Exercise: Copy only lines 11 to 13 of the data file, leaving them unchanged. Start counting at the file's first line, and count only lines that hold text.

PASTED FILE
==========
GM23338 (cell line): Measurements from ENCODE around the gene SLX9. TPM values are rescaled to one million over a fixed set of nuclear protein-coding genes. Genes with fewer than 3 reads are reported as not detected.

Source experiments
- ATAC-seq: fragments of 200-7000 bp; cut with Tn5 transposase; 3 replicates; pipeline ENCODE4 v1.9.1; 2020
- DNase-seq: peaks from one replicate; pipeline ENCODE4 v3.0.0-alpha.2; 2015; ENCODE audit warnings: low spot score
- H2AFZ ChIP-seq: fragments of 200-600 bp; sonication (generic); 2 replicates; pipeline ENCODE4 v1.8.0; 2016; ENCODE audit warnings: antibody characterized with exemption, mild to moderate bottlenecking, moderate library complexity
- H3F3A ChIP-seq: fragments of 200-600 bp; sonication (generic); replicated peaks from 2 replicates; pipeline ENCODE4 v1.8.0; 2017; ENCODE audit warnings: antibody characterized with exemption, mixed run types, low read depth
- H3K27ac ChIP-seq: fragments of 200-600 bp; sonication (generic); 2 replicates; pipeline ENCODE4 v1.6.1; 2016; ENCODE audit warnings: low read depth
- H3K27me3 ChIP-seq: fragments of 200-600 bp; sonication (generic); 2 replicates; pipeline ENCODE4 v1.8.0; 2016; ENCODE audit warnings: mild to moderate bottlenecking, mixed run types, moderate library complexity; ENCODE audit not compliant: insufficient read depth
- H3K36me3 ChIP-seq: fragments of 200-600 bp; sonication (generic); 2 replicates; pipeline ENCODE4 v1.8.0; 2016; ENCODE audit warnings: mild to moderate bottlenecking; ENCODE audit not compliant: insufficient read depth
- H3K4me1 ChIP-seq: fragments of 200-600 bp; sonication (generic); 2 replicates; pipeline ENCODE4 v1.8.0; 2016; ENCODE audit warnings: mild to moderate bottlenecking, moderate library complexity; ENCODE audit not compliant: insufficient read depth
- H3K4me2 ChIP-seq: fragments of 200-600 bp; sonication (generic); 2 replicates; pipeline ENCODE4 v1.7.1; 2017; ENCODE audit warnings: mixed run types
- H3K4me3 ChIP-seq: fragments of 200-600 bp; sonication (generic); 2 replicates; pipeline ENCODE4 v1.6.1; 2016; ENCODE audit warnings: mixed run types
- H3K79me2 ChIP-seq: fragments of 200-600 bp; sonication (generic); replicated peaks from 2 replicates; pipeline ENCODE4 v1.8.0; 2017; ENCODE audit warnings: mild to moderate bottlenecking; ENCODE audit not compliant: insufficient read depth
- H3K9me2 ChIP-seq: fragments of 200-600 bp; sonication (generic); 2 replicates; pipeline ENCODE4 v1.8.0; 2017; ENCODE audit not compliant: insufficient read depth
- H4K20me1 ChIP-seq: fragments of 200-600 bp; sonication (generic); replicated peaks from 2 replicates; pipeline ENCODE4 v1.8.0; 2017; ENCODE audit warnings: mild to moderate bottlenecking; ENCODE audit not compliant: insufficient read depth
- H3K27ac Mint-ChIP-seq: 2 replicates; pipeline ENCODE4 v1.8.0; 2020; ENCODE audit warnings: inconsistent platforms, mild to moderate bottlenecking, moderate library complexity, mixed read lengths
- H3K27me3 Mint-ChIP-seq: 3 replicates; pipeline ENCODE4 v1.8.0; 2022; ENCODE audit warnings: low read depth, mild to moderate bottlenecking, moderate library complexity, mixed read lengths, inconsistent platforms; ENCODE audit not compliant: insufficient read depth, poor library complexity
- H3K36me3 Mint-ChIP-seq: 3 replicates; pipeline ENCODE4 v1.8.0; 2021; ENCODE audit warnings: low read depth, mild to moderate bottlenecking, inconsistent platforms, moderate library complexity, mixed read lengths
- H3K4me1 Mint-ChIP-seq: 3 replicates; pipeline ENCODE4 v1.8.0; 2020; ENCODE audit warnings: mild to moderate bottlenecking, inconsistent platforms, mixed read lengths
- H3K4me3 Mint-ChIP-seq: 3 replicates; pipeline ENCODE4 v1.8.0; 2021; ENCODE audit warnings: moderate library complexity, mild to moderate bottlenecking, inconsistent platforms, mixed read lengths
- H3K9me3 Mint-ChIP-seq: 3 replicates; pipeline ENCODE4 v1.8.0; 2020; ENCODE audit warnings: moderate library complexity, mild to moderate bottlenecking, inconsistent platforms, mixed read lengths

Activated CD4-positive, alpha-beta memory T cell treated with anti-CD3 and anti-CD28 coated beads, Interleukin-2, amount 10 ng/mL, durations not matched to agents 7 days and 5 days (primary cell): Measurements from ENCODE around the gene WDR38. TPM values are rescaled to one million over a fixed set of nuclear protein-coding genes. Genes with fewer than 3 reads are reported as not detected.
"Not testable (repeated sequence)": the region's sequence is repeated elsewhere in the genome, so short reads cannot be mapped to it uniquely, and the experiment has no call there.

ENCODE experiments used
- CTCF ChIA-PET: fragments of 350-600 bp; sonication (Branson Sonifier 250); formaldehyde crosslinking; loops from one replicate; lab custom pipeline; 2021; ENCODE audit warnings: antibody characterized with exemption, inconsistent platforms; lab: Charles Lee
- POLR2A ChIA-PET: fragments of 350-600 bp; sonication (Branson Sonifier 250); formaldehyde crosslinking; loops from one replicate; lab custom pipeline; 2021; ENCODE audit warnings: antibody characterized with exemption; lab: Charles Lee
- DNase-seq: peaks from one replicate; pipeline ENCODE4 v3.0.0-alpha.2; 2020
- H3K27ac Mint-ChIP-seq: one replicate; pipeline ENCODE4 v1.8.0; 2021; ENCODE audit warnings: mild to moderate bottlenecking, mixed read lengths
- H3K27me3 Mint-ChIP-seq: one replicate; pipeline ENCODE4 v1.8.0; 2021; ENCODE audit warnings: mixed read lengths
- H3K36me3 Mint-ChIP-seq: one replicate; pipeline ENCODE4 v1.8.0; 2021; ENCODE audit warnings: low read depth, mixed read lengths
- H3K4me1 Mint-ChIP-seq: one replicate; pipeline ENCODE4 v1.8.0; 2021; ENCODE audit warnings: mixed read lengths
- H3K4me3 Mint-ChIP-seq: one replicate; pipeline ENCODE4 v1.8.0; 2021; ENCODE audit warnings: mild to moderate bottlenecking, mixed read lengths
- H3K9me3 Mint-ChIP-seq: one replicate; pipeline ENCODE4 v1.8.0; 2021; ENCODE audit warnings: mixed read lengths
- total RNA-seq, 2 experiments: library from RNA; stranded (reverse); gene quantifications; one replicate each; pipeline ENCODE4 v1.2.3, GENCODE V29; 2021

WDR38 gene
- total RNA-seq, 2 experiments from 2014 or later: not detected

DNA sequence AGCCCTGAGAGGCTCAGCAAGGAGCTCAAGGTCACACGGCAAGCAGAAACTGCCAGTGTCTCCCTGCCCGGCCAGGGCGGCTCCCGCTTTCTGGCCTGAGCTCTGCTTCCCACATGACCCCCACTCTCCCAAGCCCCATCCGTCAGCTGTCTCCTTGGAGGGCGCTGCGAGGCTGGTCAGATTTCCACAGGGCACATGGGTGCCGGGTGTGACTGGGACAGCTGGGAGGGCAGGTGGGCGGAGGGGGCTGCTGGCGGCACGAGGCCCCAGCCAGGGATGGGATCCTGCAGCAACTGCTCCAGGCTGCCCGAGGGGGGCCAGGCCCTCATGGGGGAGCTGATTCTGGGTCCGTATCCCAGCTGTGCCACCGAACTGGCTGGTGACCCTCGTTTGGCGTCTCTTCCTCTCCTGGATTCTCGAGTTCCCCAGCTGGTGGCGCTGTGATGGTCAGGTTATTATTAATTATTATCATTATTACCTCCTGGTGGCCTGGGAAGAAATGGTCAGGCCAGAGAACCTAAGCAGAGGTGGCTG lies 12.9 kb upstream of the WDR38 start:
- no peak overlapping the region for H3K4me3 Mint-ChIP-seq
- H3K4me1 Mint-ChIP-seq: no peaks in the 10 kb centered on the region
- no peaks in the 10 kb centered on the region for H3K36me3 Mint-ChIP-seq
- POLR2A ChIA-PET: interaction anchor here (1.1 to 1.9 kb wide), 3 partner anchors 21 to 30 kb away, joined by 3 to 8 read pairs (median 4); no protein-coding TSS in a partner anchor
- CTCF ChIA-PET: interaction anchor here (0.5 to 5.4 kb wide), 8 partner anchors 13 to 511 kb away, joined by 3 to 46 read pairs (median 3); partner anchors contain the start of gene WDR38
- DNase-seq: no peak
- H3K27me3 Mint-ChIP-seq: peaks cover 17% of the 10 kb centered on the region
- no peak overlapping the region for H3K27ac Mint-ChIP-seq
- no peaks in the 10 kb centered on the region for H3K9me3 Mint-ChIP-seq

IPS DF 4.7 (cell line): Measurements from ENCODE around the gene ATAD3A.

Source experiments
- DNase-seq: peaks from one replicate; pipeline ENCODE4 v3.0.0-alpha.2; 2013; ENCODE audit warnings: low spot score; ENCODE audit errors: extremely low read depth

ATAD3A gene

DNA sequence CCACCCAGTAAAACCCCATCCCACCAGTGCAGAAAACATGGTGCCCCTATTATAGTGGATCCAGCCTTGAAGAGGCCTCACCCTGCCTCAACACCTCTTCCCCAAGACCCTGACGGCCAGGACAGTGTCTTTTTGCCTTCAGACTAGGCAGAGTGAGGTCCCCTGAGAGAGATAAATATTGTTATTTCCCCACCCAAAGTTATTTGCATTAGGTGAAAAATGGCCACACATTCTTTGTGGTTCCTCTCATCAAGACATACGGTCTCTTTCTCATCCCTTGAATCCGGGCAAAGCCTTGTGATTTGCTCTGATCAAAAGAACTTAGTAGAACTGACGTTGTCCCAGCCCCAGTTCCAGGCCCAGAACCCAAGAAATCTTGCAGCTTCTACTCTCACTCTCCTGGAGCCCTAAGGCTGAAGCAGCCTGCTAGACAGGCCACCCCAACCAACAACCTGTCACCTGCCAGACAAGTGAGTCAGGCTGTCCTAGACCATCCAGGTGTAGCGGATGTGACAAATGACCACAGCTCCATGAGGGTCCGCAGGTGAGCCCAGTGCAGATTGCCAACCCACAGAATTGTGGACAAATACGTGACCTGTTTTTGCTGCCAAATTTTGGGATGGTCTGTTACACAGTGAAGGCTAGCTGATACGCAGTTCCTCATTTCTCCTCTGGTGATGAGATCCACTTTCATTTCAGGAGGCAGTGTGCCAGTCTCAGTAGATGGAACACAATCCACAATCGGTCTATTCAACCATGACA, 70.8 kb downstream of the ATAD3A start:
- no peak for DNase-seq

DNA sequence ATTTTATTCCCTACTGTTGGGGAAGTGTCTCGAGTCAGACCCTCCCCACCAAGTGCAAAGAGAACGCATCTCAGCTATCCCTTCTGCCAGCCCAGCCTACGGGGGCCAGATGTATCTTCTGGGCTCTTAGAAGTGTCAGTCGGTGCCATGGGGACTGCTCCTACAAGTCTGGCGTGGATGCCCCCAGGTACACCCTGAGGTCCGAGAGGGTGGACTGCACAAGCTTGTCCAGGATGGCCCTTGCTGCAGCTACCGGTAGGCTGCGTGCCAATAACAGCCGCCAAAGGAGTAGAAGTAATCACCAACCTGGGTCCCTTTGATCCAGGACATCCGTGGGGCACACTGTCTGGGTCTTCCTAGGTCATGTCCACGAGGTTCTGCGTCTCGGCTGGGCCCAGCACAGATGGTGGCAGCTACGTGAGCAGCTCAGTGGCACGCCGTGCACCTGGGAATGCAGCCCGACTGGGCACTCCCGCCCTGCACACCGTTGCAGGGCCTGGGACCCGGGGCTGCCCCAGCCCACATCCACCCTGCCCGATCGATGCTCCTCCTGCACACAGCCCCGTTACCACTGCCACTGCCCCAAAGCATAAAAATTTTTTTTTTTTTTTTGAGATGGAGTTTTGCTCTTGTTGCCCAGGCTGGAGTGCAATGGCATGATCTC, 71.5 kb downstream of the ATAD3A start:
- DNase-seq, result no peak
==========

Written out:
- H3K4me2 ChIP-seq: fragments of 200-600 bp; sonication (generic); 2 replicates; pipeline ENCODE4 v1.7.1; 2017; ENCODE audit warnings: mixed run types
- H3K4me3 ChIP-seq: fragments of 200-600 bp; sonication (generic); 2 replicates; pipeline ENCODE4 v1.6.1; 2016; ENCODE audit warnings: mixed run types
- H3K79me2 ChIP-seq: fragments of 200-600 bp; sonication (generic); replicated peaks from 2 replicates; pipeline ENCODE4 v1.8.0; 2017; ENCODE audit warnings: mild to moderate bottlenecking; ENCODE audit not compliant: insufficient read depth